If you regularly read my blog, you may have noticed this post that my friend decided to write when I foolishly left my WordPress account logged in on his laptop. It was a very good joke, I must admit, as I have always been passionate about Marvel being the best creator of superheroes. That’s why I’ve decided to write my own response as a follow-up: I must right these wrongs!
Spider-Man has been my favourite superhero since I can remember. Something about his underdog status, awesome superpowers (how handy would it be to climb up walls and swing across a city?!), range of unique villains and inappropriate quips meant he was easy to both empathise with and envy. The Sam Raimi-directed and Tobey Maguire-led film trilogy largely confirmed this delight in the character whilst bringing it even more into the mainstream.
Although Spider-Man 3 received rather more negative reviews than the other two, and Tobey Maguire’s portrayal of the character was nuanced with a lot less humour than Andrew Garfield’s more recent embodiment, the films overall created an interpretation of the Peter Parker and Spider-Man story that is both loyal and accessible, keeping everyone happy. The aforementioned new reboot is strong in different ways- the villain was less developed, but Andrew Garfield and Emma Stone created a better central chemistry and appeal.
Similarly, there’s a reason The Avengers movie was so successful; the build up in the years before its release with Iron Man, Thor and Captain America solo movies meant that we were emotionally invested in the world that S.H.I.E.L.D. presides over, but we were admittedly lucky that these were all made so well, with only a tiny blip in Iron Man 2. There was a lot of risk involved in launching franchises around so many characters within a short space of time, but Marvel pulled it off (note: DC weren’t so successful with their launch of Green Lantern!) The mixture of humour, action and gritty issues alongside otherworldly intervention is well continued from the comics and sets a consistently excellent tone.
Of course, the Fantastic Four films weren’t particularly well done, and the X-Men films have been hit and miss overall, but the former has an interesting and less cheesy sounding reboot coming soon, and the latter has become more clever and interesting with the period setting of X-Men: First Class and the upcoming X-Men: Days Of Future Past.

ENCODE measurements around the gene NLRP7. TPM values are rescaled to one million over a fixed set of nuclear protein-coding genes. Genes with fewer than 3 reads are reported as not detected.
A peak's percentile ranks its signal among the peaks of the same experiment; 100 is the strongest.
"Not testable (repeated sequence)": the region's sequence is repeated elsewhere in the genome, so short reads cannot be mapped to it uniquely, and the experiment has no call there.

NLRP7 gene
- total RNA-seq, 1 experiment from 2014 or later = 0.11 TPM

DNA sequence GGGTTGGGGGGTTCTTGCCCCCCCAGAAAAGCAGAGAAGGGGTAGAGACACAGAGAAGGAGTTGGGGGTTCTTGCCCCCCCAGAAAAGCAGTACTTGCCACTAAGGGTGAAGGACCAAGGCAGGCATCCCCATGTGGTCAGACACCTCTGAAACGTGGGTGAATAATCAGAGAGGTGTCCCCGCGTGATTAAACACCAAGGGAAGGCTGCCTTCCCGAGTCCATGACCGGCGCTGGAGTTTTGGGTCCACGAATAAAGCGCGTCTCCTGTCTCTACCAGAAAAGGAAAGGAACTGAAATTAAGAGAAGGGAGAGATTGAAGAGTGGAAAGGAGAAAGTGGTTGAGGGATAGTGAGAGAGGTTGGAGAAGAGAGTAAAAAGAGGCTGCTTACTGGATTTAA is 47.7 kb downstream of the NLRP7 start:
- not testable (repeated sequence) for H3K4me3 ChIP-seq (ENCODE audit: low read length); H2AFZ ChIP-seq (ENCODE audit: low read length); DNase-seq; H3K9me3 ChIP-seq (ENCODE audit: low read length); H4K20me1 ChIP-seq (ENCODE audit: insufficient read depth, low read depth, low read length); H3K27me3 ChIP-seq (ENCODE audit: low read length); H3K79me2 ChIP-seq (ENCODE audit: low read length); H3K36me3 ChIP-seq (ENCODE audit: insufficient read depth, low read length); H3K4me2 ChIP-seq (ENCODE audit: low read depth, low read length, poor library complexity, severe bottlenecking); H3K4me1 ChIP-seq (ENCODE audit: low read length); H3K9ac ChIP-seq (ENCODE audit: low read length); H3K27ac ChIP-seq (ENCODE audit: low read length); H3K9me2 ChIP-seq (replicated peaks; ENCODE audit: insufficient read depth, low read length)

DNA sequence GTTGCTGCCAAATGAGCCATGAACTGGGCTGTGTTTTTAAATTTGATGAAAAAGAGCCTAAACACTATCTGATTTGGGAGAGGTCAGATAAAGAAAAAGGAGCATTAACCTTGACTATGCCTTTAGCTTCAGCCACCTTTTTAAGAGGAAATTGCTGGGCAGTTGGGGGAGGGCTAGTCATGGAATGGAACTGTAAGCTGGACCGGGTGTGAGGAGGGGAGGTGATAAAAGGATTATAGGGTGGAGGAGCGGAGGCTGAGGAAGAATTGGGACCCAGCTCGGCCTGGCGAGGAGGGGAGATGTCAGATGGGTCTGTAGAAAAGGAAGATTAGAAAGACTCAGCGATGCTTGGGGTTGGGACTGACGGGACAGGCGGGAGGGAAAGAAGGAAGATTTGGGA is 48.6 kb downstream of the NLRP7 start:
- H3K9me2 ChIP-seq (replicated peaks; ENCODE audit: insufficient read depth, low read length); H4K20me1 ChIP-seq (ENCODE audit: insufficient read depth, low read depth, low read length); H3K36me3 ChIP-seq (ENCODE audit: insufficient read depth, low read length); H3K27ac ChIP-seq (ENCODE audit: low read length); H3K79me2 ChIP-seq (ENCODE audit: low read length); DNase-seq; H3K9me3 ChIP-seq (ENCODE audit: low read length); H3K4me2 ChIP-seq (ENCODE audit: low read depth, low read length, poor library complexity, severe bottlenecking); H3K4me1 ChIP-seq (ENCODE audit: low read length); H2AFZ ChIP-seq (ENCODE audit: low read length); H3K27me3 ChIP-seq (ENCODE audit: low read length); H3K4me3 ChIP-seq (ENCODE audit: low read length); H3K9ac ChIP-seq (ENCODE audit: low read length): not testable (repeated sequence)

To sum up Marvel: they have The Avengers (including Iron Man, Captain America, Thor, Black Widow, Hawkeye, Hulk and Ant-Man) who are all equally great on their own, as well as other troupes such as the X-Men and Fantastic Four. They also have great enemies, including Loki (now immortalised by Tom Hiddleston), Doctor Octopus, Green Goblin, Red Skull, Galactus, Magneto and the Mandarin (although the success of his use in Iron Man 3 is hotly debated). The company also consistently knows how to address both light-hearted fun and more serious issues.
So what about DC?
There are the two obvious titans: Batman and Superman. Batman is particularly well loved, with the Nolan-helmed The Dark Knight film trilogy now basically considered a masterpiece; the Tim Burton ones are popular too, but the less said about Joel Schumacher’s take, the better. In the comics world, The Dark Knight Returns and Year One are in particular both rightly lauded; the fact that they share Frank Miller’s expertise can be no coincidence, and DC were lucky to have him to bulk up their legacy. Overall, Batman is an impressive superhero, with great depth and the brilliant combination of money and talent, but he shares with Iron Man the problem of not actually having any super powers. Many insist that this doesn’t lessen Batman’s appeal, but it surely detracts slightly when his competition is overwhelmingly super.
On the contrary, Superman is rife with alien power, from super strength to super speed, but his big weakness of Kryptonite does often set him back a bit too easily; the fact that the climax of Superman Returns was essentially a fight against a rock with Lex Luthor not needing to do much else ruined the drama a bit. Of course, the recently announced Superman vs. Batman should be very, very awesome, if done properly. One problem with it is that both superheroes are now associated with very dark and moody stories, which is fine to a point but can also detract from the sense of fun for the audience as there is one tone and few mood-lightening laughs as in The Avengers.
DC’s other stars (who may be coming together for a Justice League movie soon) include Green Lantern, The Flash and Wonder Woman. All three star in some good comic book stories, but nothing on the level of Superman, Batman or half of the Marvel characters. Ryan Reynolds was unfortunate enough to star in a cheesy, jumpy mess of a Green Lantern movie, and the mainstream public know comparatively little about the other two. I have a friend whose favourite superhero is The Flash, but I know few who actually agree; with the right work behind him, he could easily shine with such spectacular powers, but he hasn’t done enough so far. We don’t even need to mention the Catwoman movie.
Admittedly, DC does have some spectacular villains in its rogue gallery, ranging from the Joker and Bane to General Zod, but it certainly doesn’t have the number of memorable ones as Marvel does, nor the same calibre of actual superpowered ones.
To sum up overall:
Marvel’s strengths are Spider-Man, Iron Man, Captain America, The Hulk, Thor, The Avengers, S.H.I.E.L.D., Electro, Doctor Octopus, Green Goblin, Red Skull, Loki, wit and a wide range of colours. Also many more films (so even though there are some duds, it’s not too great a percentage).
DC has Superman, Batman, the Justice League, Green Lantern, Wonder Woman, The Flash, Lex Luthor, The Joker, Bane, General Zod, lots of darkness and taking itself very seriously.
Needless to say, it’s Marvel all the way for me.